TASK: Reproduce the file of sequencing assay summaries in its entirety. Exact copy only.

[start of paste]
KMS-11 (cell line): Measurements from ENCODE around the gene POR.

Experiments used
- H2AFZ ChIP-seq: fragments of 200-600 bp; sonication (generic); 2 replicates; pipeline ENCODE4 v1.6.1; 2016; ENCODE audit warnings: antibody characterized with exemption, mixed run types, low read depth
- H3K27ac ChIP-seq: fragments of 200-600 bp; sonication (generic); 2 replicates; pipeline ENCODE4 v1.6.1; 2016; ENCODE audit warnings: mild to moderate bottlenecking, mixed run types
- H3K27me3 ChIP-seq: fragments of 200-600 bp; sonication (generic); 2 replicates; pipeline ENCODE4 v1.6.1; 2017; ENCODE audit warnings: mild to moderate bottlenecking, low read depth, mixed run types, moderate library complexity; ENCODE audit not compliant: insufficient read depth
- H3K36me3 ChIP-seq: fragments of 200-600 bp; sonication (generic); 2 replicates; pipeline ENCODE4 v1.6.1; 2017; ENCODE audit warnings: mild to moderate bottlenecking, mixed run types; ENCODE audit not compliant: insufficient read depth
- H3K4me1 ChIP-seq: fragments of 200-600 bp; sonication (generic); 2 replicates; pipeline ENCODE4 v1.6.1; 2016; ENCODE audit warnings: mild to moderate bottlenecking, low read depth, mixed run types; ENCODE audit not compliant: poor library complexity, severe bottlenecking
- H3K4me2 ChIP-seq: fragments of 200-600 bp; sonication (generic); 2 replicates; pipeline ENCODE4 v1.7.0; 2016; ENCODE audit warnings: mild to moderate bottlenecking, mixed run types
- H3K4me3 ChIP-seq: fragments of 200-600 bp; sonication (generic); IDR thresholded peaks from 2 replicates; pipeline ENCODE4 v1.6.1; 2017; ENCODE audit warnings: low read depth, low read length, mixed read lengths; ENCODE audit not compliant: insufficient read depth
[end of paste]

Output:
KMS-11 (cell line): Measurements from ENCODE around the gene POR.

Experiments used
- H2AFZ ChIP-seq: fragments of 200-600 bp; sonication (generic); 2 replicates; pipeline ENCODE4 v1.6.1; 2016; ENCODE audit warnings: antibody characterized with exemption, mixed run types, low read depth
- H3K27ac ChIP-seq: fragments of 200-600 bp; sonication (generic); 2 replicates; pipeline ENCODE4 v1.6.1; 2016; ENCODE audit warnings: mild to moderate bottlenecking, mixed run types
- H3K27me3 ChIP-seq: fragments of 200-600 bp; sonication (generic); 2 replicates; pipeline ENCODE4 v1.6.1; 2017; ENCODE audit warnings: mild to moderate bottlenecking, low read depth, mixed run types, moderate library complexity; ENCODE audit not compliant: insufficient read depth
- H3K36me3 ChIP-seq: fragments of 200-600 bp; sonication (generic); 2 replicates; pipeline ENCODE4 v1.6.1; 2017; ENCODE audit warnings: mild to moderate bottlenecking, mixed run types; ENCODE audit not compliant: insufficient read depth
- H3K4me1 ChIP-seq: fragments of 200-600 bp; sonication (generic); 2 replicates; pipeline ENCODE4 v1.6.1; 2016; ENCODE audit warnings: mild to moderate bottlenecking, low read depth, mixed run types; ENCODE audit not compliant: poor library complexity, severe bottlenecking
- H3K4me2 ChIP-seq: fragments of 200-600 bp; sonication (generic); 2 replicates; pipeline ENCODE4 v1.7.0; 2016; ENCODE audit warnings: mild to moderate bottlenecking, mixed run types
- H3K4me3 ChIP-seq: fragments of 200-600 bp; sonication (generic); IDR thresholded peaks from 2 replicates; pipeline ENCODE4 v1.6.1; 2017; ENCODE audit warnings: low read depth, low read length, mixed read lengths; ENCODE audit not compliant: insufficient read depth